When these Tiger Teams from Guantanamo came up to teach us the Tiger Team concept, and what they did was they gave us a kind of a refresher course in interrogation, the different aspects of it. And there were things in there that I had no recollection of from my training days, which, like I say, 15 years or so ago. …
Things like what?
I can't remember specifics right now. I just remember thinking that, "I don't remember this when I was in interrogation training." Because they really imposed upon us the Geneva Conventions and all; what we could and couldn't do.
That's your training.
Yeah. That was a big part of our training as interrogators, is the Geneva Conventions. And you know, and I made a decision that I was going to adhere to it, you know.
And the Gitmo guys, what were they teaching?
They were making it look like some of these things that you could do, physical things, actual physical things, were not covered by the Geneva Conventions. Or these people weren't covered by the Geneva Conventions, because they're not a sovereign state's army or something to that effect. You know, there were just little innuendoes that were mixed up in this training that just made it look to me like it was rationalization, you know. And I think that a lot of this came from higher up. It had to, because it was being condoned from higher up, and these people wouldn't have been there teaching us if they hadn't gotten orders from higher up to do so.
What's higher up mean? How high?
That, I don't know. Like I say, I know as far as my brigade, and that was as far as I knew. But I was under the impression that [Col. Thomas] Pappas, too, was getting pressure from above him. And my own estimation when I was over there was that it went all the way up to Rumsfeld. That was my feeling, just from some of those things that he was saying and writing about the Iraqi people or Afghanistan too, you know. What was going on in Afghanistan.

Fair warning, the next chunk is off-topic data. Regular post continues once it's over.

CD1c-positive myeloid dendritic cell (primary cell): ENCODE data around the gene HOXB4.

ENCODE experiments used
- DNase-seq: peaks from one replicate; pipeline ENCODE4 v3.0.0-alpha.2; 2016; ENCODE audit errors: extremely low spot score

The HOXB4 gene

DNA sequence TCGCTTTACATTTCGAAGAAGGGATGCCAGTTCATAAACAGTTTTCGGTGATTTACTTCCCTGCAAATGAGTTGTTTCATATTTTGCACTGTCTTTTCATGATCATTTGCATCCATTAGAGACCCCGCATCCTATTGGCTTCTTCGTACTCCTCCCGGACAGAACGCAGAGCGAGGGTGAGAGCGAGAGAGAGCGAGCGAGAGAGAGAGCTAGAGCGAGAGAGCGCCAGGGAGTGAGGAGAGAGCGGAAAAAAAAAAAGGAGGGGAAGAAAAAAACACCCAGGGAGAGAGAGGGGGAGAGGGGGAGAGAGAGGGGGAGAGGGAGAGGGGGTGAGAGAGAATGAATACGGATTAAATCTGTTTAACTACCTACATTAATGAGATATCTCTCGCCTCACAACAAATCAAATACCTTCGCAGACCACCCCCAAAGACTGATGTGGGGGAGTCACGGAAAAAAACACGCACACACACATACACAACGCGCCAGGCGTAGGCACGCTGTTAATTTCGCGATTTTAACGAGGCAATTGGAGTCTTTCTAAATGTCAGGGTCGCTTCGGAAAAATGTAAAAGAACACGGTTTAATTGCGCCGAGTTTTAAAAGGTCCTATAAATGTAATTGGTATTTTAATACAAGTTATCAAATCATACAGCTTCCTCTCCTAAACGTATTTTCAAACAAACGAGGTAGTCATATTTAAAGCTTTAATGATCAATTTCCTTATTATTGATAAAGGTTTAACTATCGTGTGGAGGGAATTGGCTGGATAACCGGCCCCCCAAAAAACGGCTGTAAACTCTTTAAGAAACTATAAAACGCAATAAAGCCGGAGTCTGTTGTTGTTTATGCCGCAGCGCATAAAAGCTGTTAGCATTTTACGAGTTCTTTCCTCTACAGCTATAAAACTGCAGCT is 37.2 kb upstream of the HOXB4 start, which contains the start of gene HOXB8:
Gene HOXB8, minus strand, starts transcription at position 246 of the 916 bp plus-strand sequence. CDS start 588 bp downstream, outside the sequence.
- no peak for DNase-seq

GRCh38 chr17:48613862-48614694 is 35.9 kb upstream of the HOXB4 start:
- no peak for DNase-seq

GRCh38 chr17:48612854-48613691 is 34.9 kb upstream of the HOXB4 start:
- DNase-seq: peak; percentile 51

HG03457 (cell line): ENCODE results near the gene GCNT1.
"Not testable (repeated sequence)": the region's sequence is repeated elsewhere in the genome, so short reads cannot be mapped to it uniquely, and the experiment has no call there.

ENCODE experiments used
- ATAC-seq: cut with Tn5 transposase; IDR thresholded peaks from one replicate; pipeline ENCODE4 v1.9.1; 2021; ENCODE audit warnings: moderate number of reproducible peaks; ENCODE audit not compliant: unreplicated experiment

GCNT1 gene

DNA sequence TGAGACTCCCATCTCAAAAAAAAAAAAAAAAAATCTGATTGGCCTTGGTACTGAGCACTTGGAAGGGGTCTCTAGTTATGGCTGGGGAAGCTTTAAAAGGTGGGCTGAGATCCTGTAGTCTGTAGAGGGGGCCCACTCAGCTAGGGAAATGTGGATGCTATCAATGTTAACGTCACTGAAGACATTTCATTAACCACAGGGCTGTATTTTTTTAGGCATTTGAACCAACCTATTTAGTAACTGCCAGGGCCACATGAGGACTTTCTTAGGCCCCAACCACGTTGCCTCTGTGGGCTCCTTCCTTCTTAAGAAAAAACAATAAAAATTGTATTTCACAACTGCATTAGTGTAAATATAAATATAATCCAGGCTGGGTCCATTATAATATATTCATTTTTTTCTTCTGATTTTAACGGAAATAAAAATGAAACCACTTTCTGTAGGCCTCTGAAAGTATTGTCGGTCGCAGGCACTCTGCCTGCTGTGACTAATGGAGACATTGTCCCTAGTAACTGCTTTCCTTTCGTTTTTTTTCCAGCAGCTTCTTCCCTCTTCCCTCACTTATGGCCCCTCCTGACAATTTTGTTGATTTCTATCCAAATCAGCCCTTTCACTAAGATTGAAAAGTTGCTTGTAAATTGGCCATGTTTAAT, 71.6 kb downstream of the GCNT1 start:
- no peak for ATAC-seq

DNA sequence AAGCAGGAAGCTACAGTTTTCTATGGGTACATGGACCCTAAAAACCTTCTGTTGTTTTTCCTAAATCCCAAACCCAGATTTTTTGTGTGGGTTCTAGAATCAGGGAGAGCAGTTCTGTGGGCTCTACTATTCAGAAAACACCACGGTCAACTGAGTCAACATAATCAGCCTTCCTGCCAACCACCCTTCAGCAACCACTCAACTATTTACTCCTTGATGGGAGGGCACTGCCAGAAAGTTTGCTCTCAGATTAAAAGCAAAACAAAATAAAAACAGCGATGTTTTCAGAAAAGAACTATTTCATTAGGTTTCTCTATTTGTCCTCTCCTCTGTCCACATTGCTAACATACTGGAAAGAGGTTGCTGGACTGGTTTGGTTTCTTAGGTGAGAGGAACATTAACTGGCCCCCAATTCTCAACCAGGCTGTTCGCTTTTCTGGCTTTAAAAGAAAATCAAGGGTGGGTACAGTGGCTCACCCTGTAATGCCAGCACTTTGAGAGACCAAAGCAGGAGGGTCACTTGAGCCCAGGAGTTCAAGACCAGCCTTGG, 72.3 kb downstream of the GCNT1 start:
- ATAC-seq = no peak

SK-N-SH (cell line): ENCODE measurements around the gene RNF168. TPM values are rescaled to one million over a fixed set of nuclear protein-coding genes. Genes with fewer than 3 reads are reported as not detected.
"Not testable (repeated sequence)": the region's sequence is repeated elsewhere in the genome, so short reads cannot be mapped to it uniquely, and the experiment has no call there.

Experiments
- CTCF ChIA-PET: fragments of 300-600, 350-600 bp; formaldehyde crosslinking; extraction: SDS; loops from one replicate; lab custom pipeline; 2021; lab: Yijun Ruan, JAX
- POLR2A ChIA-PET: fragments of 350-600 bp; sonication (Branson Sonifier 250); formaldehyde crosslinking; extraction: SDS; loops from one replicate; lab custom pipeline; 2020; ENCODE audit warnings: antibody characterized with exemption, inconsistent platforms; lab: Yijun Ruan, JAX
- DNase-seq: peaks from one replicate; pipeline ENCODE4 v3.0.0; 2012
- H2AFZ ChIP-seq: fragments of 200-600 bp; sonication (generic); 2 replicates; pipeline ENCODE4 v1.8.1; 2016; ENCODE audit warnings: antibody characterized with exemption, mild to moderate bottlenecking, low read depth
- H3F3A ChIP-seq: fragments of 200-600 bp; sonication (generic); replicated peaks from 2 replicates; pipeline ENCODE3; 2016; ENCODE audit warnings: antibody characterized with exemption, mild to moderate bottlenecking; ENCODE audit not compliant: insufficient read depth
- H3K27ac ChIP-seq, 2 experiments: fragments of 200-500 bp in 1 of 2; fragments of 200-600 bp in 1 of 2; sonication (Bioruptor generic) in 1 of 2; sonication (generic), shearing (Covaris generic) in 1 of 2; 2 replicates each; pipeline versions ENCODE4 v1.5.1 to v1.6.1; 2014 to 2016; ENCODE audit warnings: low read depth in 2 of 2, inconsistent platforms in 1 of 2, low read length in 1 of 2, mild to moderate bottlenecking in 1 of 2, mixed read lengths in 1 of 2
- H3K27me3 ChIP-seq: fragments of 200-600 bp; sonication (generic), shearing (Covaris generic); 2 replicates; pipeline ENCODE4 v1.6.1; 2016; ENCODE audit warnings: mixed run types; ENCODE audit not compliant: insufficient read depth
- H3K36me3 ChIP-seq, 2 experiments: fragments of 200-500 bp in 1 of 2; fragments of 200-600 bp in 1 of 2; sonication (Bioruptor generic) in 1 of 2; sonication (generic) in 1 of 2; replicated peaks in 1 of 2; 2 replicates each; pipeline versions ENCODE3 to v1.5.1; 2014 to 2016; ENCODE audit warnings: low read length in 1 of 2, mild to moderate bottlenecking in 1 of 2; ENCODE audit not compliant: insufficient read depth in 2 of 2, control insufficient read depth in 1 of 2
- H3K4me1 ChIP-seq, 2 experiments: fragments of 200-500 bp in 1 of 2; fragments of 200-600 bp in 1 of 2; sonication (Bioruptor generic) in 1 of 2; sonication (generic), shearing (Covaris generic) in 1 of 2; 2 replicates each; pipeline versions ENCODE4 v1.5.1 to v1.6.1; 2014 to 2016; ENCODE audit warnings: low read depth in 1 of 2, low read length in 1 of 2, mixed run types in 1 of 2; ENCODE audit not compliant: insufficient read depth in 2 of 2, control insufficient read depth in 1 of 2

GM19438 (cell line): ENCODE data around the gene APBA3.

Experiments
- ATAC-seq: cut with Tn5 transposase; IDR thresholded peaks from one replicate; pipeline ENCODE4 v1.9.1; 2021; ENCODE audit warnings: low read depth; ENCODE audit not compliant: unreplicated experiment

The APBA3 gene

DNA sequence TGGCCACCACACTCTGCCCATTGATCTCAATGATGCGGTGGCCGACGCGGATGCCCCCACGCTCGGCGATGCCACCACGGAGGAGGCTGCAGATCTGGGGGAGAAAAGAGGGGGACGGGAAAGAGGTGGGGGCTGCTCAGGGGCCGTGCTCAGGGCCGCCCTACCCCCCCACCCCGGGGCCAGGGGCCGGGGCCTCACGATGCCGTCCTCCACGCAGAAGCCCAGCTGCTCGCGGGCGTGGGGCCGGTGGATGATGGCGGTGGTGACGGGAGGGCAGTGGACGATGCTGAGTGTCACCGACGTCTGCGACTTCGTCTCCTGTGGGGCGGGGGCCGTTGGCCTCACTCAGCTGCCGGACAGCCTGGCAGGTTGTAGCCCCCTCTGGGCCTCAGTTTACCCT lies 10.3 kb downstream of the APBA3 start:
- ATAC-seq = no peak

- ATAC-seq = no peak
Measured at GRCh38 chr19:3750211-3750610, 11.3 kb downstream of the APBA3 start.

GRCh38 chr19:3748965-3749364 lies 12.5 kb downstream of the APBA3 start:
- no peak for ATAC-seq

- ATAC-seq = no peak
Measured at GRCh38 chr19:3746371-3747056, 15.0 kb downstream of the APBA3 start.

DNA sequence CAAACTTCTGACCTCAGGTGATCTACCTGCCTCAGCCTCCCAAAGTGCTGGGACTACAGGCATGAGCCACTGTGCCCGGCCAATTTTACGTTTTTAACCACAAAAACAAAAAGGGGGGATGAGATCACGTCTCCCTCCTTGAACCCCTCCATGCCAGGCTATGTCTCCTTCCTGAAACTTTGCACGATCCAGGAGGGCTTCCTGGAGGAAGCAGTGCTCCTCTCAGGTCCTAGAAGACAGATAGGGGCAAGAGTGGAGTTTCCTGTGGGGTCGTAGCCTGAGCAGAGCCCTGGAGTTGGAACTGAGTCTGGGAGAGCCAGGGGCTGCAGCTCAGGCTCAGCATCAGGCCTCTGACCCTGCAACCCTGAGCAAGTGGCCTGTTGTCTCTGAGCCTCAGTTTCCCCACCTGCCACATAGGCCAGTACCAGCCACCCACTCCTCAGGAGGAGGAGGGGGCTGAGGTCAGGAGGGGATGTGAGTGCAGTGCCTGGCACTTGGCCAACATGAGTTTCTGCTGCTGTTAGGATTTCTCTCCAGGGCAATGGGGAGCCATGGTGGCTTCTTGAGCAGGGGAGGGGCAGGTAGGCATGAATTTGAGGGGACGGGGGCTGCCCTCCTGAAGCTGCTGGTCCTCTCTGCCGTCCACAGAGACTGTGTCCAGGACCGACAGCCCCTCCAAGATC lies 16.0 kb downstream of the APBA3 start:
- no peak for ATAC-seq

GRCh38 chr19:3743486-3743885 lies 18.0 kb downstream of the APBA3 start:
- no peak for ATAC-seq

In fact, that was something that really bothered me later. I didn't know it at the time, but this other unit that we were subsidiary to, intelligence unit that was doing interrogation there, and they were kind of in charge of us, they had been to Afghanistan already, and they were under investigation for abuse of prisoners in Afghanistan, and they sent them to Iraq to continue doing their work. And they're under investigation. I could not understand that.
What were they like?
They were very arrogant, I thought. Very arrogant, and their attitude definitely was, Iraqis are all guilty. Every one of these people in this camp is guilty, and we're going to find out what they're guilty of. …
In spite of what they say, I think, my estimation is that among the Guard and reservists especially, that the morale is very, very low over there. And fuses are short. They want to take it out on whoever they can. And if, you know, here are some helpless people, I can do what I want to them. And if you have no oversight, that was a big thing over there. Very little oversight. …
Tell me about Col. Pappas. Did you see him often?
Oh, yeah. All the time. His headquarters were at Camp Victory, at the airport, but he was out at Abu Ghraib, when I was there, he was out there two, three times a week, and he'd stay over sometimes a night or two and sleep like probably 20 feet from me …